Then out of the blue the peace of the day was disturbed. The men in the water began shouting and swimming frantically to the edge of the lake. As they scrambled out there was a cry of distress. Sergeant Turner was in trouble.

Rory was running, pulling off his clothes, but somebody was already heading towards him. Nobody was sure who it was until the two men were at the water’s edge and hands reached to help them out.

“What happened?” Amy asked as she brought an armful of grey army blankets to wrap men who were suddenly shivering with cold. “Why did they all try to get out of the water at once?”

“Something was biting me,” Sergeant Warner reported. “Biting really hard, all over my skin.”

All of the other swimmers reported the same thing except for Sergeant Turner who was unconscious and Klaus Drechsler who hovered nearby, anxiously watching as Rory Williams performed a form of artificial respiration that was not developed for a couple of decades. He didn’t care as long as it saved the Sergeant.

“Will he live?” Klaus asked. “I… I tried to reach him. I was bitten, too, but I could not leave him….”

“He’s going to be all right,” Rory assured him as Turner coughed up water and breathed raggedly. He looked around at the other two American soldiers. “In the years to come, whatever you tell people about the war… about your fight against the Nazis, try to remember that your mate here is alive because of a German who risked his life to save him.”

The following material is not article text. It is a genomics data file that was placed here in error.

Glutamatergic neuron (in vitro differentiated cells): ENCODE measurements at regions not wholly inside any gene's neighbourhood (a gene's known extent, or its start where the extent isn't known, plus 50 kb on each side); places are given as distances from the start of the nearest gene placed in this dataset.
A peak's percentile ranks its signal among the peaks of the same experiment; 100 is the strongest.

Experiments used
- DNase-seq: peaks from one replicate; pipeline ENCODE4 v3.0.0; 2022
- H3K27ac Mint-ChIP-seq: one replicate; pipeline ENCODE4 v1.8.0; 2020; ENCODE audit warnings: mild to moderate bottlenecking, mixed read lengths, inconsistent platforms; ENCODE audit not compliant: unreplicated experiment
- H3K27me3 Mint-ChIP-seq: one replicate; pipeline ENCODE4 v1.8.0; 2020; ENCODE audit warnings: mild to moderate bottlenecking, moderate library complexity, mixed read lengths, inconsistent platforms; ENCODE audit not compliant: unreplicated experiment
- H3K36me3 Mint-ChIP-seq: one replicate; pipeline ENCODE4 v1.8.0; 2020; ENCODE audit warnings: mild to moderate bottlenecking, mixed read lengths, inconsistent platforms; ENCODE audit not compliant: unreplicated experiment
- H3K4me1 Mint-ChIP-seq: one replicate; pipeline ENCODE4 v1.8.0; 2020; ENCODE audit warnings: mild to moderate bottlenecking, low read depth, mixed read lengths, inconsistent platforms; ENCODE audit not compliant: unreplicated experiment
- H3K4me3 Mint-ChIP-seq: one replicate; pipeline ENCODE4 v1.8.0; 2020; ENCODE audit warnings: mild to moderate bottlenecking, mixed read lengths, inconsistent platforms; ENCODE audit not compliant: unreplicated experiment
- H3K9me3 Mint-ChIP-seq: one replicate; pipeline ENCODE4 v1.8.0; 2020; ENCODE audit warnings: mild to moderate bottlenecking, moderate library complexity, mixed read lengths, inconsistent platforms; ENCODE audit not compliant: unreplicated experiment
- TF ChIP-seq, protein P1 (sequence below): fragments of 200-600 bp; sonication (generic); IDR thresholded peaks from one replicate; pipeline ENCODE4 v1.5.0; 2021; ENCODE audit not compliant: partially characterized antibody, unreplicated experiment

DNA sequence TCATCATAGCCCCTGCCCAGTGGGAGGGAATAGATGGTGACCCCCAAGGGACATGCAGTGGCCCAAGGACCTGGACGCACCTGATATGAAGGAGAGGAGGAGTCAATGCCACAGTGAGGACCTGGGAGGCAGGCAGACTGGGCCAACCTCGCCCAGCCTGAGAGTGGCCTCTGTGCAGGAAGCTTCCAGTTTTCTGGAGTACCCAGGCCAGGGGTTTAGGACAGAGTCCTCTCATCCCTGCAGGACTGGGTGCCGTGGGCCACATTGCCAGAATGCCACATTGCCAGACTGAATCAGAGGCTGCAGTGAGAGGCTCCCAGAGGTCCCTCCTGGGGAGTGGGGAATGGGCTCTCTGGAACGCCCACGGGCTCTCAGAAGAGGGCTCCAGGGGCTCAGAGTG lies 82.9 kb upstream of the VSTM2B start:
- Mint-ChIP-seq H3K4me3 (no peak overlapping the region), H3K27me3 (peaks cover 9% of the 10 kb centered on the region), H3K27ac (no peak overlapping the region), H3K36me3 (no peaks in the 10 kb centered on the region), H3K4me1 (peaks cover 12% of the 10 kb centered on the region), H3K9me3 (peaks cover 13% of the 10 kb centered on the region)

Warner and Nolan nodded as if the message had hit home

“My chest,” Turner murmured as he came around. “It’s burning.”

“Mine, too,” Klaus insisted. “I was… gebissen... gestochen.”

“Stung?” Rory lifted Turner’s vest and examined the red rash that stood out from his otherwise cold, pale flesh. It certainly looked like the results of being stung by something – a jellyfish or a sea urchin….

“Can’t be,” Amy pointed out. “Jellyfish and sea urchins are both salt water creatures. The clue is in the name – SEA urchin.”

Klaus lifted his own vest and showed the same red rash. The others had similar marks on their arms and legs but not so severe. They had got out of the water faster once they became aware of the problem.

“Well… come on. Let’s get you all back to camp. I’ve got a big pot of cream for treating poison ivy and nettle stings. I’m sure that’ll do the trick. Then we’ll get a fire going and make a gallon of coffee to settle everyone’s nerves.”

Amy paused in her story and poured more coffee for herself and her daughter.

“Oh, come on, mother, dear,” River said. “There has to be more to the story than that. It obviously wasn’t anything like jellyfish or sea urchins, because you don’t get them in fresh water, and that’s a freshwater lake in the middle of an island in one of the biggest freshwater lakes in North America. Besides, it had to be something more… something alien… otherwise even the American government wouldn’t have had to classify the report.”

“I need coffee,” Amy said. “Then I’ll tell you the rest. You know what the official record says, of course.”

“The official record says everyone suffered from food poisoning,” River pointed out. “The OFFICIAL official report, the one they thought they needed to seal up for a thousand years, had a lot to say about hallucinations, but they were very vague about what sort of hallucinations and exactly what caused them.”

“Yes, I know,” Amy explained. “There were reasons for that.”

“Do tell.” River smiled invitingly.

“If I tell you, remember you mustn’t tell anyone else. It’s an absolute secret.”

“Mummy, dear, I would never tell a soul. Cross my heart!”

“Including The Doctor,” Amy warned her. “Well, no, I suppose… it really doesn’t matter if you tell him. He’s ok. Anyway…. Coffee, then the rest of the story.”

To Be Continued.